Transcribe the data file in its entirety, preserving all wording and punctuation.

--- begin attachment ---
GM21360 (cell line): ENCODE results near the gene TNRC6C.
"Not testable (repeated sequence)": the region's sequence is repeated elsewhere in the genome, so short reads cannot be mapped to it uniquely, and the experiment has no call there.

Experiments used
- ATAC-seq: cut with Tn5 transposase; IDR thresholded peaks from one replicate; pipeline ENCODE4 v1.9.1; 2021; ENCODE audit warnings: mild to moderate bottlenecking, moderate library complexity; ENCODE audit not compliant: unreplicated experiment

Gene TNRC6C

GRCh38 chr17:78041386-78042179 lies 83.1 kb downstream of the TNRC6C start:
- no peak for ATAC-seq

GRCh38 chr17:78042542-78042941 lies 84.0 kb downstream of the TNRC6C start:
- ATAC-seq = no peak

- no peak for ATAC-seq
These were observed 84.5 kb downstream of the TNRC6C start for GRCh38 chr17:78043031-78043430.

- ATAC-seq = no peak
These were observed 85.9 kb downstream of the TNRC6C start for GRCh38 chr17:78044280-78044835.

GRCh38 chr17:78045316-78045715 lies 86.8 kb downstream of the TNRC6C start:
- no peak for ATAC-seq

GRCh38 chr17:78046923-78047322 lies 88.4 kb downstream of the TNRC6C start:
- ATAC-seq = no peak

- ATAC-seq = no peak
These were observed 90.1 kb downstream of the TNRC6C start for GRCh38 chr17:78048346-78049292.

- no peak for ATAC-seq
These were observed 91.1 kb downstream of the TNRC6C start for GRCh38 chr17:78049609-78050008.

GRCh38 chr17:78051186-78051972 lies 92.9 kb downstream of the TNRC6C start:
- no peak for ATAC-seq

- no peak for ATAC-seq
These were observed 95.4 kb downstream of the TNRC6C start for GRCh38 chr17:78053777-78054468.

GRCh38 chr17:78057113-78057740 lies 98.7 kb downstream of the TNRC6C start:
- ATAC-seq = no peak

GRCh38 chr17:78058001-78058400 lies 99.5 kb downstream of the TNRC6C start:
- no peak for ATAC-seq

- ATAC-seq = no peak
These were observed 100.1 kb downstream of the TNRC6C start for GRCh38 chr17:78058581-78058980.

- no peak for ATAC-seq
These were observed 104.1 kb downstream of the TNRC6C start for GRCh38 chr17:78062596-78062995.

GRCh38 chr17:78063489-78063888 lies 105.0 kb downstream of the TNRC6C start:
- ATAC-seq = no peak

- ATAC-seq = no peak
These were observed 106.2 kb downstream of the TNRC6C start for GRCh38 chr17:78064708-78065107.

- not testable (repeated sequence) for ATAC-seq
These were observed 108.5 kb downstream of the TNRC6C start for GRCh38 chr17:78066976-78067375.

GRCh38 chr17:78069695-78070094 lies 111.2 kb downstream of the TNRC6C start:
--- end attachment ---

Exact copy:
GM21360 (cell line): ENCODE results near the gene TNRC6C.
"Not testable (repeated sequence)": the region's sequence is repeated elsewhere in the genome, so short reads cannot be mapped to it uniquely, and the experiment has no call there.

Experiments used
- ATAC-seq: cut with Tn5 transposase; IDR thresholded peaks from one replicate; pipeline ENCODE4 v1.9.1; 2021; ENCODE audit warnings: mild to moderate bottlenecking, moderate library complexity; ENCODE audit not compliant: unreplicated experiment

Gene TNRC6C

GRCh38 chr17:78041386-78042179 lies 83.1 kb downstream of the TNRC6C start:
- no peak for ATAC-seq

GRCh38 chr17:78042542-78042941 lies 84.0 kb downstream of the TNRC6C start:
- ATAC-seq = no peak

- no peak for ATAC-seq
These were observed 84.5 kb downstream of the TNRC6C start for GRCh38 chr17:78043031-78043430.

- ATAC-seq = no peak
These were observed 85.9 kb downstream of the TNRC6C start for GRCh38 chr17:78044280-78044835.

GRCh38 chr17:78045316-78045715 lies 86.8 kb downstream of the TNRC6C start:
- no peak for ATAC-seq

GRCh38 chr17:78046923-78047322 lies 88.4 kb downstream of the TNRC6C start:
- ATAC-seq = no peak

- ATAC-seq = no peak
These were observed 90.1 kb downstream of the TNRC6C start for GRCh38 chr17:78048346-78049292.

- no peak for ATAC-seq
These were observed 91.1 kb downstream of the TNRC6C start for GRCh38 chr17:78049609-78050008.

GRCh38 chr17:78051186-78051972 lies 92.9 kb downstream of the TNRC6C start:
- no peak for ATAC-seq

- no peak for ATAC-seq
These were observed 95.4 kb downstream of the TNRC6C start for GRCh38 chr17:78053777-78054468.

GRCh38 chr17:78057113-78057740 lies 98.7 kb downstream of the TNRC6C start:
- ATAC-seq = no peak

GRCh38 chr17:78058001-78058400 lies 99.5 kb downstream of the TNRC6C start:
- no peak for ATAC-seq

- ATAC-seq = no peak
These were observed 100.1 kb downstream of the TNRC6C start for GRCh38 chr17:78058581-78058980.

- no peak for ATAC-seq
These were observed 104.1 kb downstream of the TNRC6C start for GRCh38 chr17:78062596-78062995.

GRCh38 chr17:78063489-78063888 lies 105.0 kb downstream of the TNRC6C start:
- ATAC-seq = no peak

- ATAC-seq = no peak
These were observed 106.2 kb downstream of the TNRC6C start for GRCh38 chr17:78064708-78065107.

- not testable (repeated sequence) for ATAC-seq
These were observed 108.5 kb downstream of the TNRC6C start for GRCh38 chr17:78066976-78067375.

GRCh38 chr17:78069695-78070094 lies 111.2 kb downstream of the TNRC6C start: